The Red List Ensemble Scope (Creative Sources, CD 2020); Marko Hefele - violin, Rieko Okuda - piano, Michael Thieke - clarinet, Guilherme Rodrigues - cello, Matthias Müller - trombone, Mia Dyberg - alto saxophone, Klaus Kürvers - double bass, Sofia Borges - percussion instruments and Richard Scott - electronics. Recorded in January 2019, StudioBoerne45, Berlin. Duration - 63:47.
In SpontaneousMusicTribune by Andrzej Nowak
Músico português que hoje é parte activa da cena berlinense da improvisação, o violoncelista Guilherme Rodrigues é o mentor (que não o líder, pois trata-se de um colectivo não hierárquico) deste Red List Ensemble em estreia discográfica. Nele encontramos também uma improvisadora (além de compositora e intérprete de música contemporânea) de origem lusitana que escolheu Berlim como cidade de habitação, a percussionista Sofia Borges, ao lado de figuras de diversas nacionalidades que na Alemanha têm a base do seu trabalho, designadamente Marko Hefele (violino), Rieko Okuda (piano), Michael Thieke (clarinete), Matthias Muller (trombone), Mia Dyberg (saxofone alto), Klaus Kurvers (contrabaixo) e Richard Scott (electrónica).
Na linha das preferências da música erudita desde o século passado e da música improvisada que se emancipou da herança do free jazz, as opções daquilo que ouvimos em “Scope” vão para o timbre (e daí os cromatismos que atravessam todo o disco) e para a textura (a criação de massas sonoras de densidade vária). Se são essas também as características da tendência reducionista da improvisação, com a qual alguns destes músicos estão identificados, a abordagem é outra e define-se pela relacionação do “near silence” com o ruído, numa obliquidade performativa que volta a cruzar em John Cage as noções de que tanto o silêncio como o som supostamente não musical podem ser matéria da música. O interessante é que, dentro deste quadro em que quietude e intensidade se vão mesclando e em que o muito pequeno, enquanto condição, não contradiz a quantidade com que tais diminutos elementos vão surgindo (o reducionismo advogava, para além de uma diminuição de volume, também uma diminuição de sons tocados), a influência do jazz faz-se algumas vezes sentir, sobretudo nas intervenções de Muller, Thieke e Dyberg. Há, de resto, por aqui um curioso regresso a conceitos mais convencionais de harmonia e de ritmo, em alto contraste com o uso de técnicas alternativas na execução dos instrumentos. Um álbum que merece escuta atenta.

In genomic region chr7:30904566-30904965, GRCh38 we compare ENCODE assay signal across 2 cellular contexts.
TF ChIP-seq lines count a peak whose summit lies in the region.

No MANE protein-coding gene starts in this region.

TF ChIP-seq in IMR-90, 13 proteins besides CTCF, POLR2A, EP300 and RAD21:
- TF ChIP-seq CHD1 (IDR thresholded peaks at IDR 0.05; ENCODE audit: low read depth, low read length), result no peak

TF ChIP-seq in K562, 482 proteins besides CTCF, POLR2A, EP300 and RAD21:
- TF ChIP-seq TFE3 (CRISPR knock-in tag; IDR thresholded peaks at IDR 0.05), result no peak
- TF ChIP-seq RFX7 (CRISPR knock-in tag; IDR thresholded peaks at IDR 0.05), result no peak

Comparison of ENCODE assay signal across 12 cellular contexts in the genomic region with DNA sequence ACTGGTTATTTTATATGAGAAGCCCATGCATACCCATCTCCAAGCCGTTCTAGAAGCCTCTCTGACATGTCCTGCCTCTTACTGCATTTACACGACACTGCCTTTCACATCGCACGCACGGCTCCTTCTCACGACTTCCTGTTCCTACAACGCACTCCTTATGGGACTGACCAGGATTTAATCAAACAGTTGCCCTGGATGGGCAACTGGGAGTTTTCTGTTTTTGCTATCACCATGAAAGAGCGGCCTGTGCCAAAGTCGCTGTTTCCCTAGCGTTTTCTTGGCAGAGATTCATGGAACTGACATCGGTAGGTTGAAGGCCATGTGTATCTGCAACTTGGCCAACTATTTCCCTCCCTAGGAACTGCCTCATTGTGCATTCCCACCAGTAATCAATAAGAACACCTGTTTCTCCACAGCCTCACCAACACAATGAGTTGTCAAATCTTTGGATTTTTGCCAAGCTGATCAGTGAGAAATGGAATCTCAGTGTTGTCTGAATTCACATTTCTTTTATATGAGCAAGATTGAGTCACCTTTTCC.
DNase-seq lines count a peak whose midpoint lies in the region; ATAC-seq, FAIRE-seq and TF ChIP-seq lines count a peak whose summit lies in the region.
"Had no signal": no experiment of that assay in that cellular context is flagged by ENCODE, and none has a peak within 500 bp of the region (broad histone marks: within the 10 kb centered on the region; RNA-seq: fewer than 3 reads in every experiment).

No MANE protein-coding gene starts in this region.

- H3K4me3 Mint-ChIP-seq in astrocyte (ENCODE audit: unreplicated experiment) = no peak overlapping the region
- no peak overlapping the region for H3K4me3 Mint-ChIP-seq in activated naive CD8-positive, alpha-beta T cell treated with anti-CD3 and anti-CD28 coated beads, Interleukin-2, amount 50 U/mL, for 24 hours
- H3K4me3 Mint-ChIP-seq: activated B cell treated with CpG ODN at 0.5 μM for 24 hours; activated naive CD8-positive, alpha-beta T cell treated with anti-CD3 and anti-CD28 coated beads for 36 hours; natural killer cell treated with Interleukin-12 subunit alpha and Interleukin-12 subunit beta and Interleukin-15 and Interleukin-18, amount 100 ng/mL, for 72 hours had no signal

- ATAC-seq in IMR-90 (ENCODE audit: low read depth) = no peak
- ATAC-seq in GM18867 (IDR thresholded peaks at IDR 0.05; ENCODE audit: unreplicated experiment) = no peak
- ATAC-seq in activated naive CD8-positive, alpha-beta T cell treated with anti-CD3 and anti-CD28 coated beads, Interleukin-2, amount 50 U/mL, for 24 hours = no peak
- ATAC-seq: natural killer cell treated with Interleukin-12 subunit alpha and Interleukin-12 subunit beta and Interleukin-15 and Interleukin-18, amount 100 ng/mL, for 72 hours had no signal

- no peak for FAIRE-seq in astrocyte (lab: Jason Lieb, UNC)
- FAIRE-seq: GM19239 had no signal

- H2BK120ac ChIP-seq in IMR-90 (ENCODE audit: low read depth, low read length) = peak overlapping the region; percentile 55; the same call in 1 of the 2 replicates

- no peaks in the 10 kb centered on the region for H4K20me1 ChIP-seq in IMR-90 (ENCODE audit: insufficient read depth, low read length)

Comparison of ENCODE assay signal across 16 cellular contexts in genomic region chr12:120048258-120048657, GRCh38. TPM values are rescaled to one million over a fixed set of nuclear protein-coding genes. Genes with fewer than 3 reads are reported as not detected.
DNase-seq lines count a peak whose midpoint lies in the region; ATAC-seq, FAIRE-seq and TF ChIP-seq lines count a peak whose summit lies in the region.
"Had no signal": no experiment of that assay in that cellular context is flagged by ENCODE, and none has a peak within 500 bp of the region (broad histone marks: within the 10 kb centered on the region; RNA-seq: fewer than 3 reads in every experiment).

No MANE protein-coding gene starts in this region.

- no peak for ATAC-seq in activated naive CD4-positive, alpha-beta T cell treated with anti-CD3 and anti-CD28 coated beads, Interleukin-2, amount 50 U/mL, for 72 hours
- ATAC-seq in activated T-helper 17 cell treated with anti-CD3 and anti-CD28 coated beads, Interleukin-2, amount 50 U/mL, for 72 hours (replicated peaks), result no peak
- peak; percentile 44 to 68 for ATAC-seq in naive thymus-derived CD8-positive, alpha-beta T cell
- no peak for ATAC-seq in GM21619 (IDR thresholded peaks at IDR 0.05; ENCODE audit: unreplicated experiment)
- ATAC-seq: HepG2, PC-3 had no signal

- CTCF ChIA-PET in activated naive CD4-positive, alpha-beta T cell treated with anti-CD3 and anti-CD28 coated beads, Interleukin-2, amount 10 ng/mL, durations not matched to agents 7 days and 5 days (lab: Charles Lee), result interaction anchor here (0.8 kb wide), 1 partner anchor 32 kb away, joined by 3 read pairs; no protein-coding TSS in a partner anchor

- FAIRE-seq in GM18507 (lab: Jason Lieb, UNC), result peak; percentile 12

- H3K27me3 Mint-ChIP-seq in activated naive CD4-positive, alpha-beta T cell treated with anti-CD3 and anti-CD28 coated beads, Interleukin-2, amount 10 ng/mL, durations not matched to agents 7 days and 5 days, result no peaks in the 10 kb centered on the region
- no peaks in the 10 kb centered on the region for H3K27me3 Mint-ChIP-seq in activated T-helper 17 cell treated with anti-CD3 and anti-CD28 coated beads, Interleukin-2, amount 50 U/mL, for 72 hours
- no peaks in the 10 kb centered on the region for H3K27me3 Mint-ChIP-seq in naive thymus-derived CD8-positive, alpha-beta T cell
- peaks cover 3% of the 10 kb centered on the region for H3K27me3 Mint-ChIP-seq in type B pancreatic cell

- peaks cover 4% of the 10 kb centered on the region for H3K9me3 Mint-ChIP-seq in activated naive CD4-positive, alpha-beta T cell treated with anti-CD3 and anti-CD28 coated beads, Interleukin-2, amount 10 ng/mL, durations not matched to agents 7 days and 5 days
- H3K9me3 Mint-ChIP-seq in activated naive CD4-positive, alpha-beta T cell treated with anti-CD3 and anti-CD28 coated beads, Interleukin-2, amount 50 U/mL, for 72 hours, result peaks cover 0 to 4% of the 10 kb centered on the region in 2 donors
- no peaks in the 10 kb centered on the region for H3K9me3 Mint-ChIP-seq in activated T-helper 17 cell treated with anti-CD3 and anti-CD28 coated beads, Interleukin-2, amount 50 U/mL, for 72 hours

by Rui Eduardo Paes
Another masterpiece released los tiempos de colera on April, 3rd 2020.
Red List Ensemble was founded in Berlin in 2019 by Guilherme.
Quoting liner notes: "The ensemble's textural approach presents us with a cellular music created from an eminently timbral dimension, open to truly free and infinitely variable acoustic and electronic possibilities." This beautiful album was recorded at StudioBoerne45 in Berlin. The music forms a coherent superposition of free improvisation, composed free improvisation, contemporary classical music. It is mostly acoustic, but includes very important electronic elements provided by Richard Scott. "Scope" has three parts. "I" lasts 16 minutes and is notable for incredible work of strings (Guilherme Rodrigues and Marko Hafele) and winds entries. Here the connection to XXth and XXIst century classical music is very clear. "II" is different: it starts very quietly, with various effects, breaths and breathing, delicate percussion accents, and so on... After 5 minutes electronics enters, dominates and retires, being accompanied by strings, percussion and winds. Winds produce a quiet repetitive fragmented sounds and effects inviting strings to join. The final few minutes, with piano taking the lead, are magisterial: it is free minimal music at the highest possible level. Part "III"